Organizations like the National Cancer Institute disagree with the studies' findings, stating, for example, that "there is no safe level of exposure to secondhand smoke." I would like to respect an august government body like the NCI, but such claims are unsubstantiated and patently ridiculous. "No safe level"? As in one breath taken a hundred yards downwind of a smoker?

Booker and North report that in 1998, Covance Laboratories equipped a thousand subjects in twenty European cities with monitors to measure the amounts of environmental tobacco smoke inhaled. The average was the equivalent of smoking 0.02 cigarettes a day. A Welch study found that spending twenty hours a week exposed to tobacco smoke in a pub was the equivalent of smoking 0.05 cigarettes a day. If the human body is so fragile that five-hundredths of a cigarette will cause irreparable harm and early death, we ought to have gone extinct long ago.

Despite dubious scientific evidence of harm, emotional campaigns of waitresses toiling in toxic work environments won the day. Over the past fifteen years, anti-smoking zealots have been inordinately successful in banning indoor smoking around the globe. The libertarians among us question why we can't have smoking bars and non-smoking bars, and why it's any of the government's business. Indoor smoking bans, however, are likely here to stay. Smokers are in a minority, and it's not an issue that non-smokers oppose with passion. I, for one, am happy I don't have to add the price of dry cleaning to my restaurant bill.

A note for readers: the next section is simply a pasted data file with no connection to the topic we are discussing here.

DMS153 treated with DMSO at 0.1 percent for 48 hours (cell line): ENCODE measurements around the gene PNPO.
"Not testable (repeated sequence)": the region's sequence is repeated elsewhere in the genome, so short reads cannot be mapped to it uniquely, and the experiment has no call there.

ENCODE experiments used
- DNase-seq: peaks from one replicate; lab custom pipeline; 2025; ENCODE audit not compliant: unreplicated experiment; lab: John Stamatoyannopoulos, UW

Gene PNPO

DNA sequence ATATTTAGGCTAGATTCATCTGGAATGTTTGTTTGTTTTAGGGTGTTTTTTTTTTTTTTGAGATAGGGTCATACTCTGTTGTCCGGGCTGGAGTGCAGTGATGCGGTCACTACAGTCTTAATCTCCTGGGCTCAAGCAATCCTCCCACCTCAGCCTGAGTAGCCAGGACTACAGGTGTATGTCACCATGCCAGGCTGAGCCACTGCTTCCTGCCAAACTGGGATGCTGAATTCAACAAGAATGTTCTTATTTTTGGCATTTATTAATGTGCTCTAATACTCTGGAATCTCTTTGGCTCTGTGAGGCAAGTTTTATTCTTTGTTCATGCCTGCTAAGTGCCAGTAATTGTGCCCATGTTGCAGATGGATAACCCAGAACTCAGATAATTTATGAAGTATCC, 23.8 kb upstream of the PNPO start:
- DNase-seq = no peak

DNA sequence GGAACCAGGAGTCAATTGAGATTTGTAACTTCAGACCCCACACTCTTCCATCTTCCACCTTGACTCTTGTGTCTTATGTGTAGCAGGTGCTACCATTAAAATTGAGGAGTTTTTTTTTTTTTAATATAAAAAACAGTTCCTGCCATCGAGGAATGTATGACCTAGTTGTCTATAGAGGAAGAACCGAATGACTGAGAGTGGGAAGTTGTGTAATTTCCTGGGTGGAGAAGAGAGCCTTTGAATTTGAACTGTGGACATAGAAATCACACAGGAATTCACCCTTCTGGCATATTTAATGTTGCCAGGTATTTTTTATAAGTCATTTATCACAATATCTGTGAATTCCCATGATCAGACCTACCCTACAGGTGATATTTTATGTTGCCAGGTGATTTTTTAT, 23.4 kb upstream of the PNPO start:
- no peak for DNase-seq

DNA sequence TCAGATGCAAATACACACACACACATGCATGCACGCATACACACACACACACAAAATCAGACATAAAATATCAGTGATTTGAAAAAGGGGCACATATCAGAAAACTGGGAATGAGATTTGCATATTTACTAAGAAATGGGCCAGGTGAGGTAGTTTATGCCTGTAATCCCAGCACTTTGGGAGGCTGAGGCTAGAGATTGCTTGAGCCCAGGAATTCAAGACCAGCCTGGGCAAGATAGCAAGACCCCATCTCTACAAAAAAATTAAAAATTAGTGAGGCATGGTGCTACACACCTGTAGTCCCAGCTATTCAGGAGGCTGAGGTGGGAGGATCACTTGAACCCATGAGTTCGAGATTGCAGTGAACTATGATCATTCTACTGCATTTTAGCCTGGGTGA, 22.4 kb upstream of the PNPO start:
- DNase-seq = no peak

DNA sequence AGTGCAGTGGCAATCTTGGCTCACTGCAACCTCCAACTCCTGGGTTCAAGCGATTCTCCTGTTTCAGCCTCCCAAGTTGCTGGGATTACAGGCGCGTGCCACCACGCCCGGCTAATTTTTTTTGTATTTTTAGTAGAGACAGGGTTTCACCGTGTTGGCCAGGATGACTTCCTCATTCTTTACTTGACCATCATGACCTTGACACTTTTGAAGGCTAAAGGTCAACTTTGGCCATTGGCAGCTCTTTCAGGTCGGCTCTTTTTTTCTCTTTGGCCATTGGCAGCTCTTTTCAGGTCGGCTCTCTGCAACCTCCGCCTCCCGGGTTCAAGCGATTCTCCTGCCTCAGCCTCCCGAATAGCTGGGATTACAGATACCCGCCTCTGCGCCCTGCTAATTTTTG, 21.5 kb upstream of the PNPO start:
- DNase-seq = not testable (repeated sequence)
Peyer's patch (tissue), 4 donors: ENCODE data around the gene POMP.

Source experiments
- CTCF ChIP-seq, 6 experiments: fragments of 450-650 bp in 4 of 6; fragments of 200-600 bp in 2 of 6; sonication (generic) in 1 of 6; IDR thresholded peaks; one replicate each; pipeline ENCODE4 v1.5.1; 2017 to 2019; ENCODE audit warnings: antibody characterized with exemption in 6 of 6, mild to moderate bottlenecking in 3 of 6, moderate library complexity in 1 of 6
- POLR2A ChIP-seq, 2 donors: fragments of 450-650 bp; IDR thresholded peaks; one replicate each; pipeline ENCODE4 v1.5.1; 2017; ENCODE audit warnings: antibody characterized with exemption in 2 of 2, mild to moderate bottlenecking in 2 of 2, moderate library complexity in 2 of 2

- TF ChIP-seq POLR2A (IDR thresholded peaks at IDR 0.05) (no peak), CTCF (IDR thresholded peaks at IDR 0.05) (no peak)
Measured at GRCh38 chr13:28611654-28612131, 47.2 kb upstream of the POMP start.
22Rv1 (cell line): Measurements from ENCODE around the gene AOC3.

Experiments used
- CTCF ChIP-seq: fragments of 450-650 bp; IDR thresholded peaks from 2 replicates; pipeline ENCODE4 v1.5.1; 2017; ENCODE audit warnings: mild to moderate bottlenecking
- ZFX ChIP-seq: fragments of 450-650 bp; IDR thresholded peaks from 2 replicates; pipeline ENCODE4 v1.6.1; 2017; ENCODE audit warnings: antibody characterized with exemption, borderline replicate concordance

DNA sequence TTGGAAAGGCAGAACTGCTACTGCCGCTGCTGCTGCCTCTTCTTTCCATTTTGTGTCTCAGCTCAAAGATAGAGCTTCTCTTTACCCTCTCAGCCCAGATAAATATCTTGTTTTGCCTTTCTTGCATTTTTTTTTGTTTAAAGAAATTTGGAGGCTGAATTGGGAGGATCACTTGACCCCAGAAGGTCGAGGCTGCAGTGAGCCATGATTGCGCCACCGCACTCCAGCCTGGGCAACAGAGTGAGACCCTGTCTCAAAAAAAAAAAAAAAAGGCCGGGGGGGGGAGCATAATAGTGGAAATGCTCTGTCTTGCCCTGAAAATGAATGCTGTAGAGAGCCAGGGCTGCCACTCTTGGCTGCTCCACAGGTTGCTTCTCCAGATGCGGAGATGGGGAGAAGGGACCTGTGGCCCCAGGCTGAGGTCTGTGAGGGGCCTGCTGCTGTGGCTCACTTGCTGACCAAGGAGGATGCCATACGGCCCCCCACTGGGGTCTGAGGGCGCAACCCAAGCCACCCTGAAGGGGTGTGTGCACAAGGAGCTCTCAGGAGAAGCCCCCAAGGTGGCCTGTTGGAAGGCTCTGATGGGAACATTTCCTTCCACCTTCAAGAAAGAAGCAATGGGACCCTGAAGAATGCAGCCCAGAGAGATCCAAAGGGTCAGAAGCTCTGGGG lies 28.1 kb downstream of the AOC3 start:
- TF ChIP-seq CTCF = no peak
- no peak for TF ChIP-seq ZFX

If exposure to tobacco toxins in a smoky bar is minimal, the amount you are exposed to outdoors with no roof or walls to concentrate rising smoke is infinitesimal. 

New York City Health Commissioner Thomas Farley defended his actions:

[S]tudies show that if you are within 3 feet of someone smoking outdoors, your exposure to secondhand smoke can be the same as when you are indoors. And though places like Times Square are choked with exhaust-spewing traffic, cigarettes are still worse.

The first claim was derived from a Stanford University study that showed that if you are downwind and 0.5 meters (19.6 inches -- not three feet) from a smoker, outdoor exposure is comparable to that of indoor smoke.  f you are upwind, or at a distance of two meters or greater, exposure drops to zero. Once a smoker finishes the cigarette, outdoor smoke dissipates, and exposure is also zero.

The second claim appears to come from an Italian study published in Tobacco Control magazine which reports that particulate emissions from cigarettes are ten times that of an eco-diesel car.

WebMD describes the study's methodology: "the scientists lit three cigarettes -- one after another -- and let them smolder for a total of 30 minutes."